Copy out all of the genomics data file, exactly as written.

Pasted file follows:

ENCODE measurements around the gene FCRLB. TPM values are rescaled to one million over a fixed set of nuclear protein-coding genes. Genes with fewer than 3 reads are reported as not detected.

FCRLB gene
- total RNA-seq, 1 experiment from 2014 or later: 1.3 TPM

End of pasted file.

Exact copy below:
ENCODE measurements around the gene FCRLB. TPM values are rescaled to one million over a fixed set of nuclear protein-coding genes. Genes with fewer than 3 reads are reported as not detected.

FCRLB gene
- total RNA-seq, 1 experiment from 2014 or later: 1.3 TPM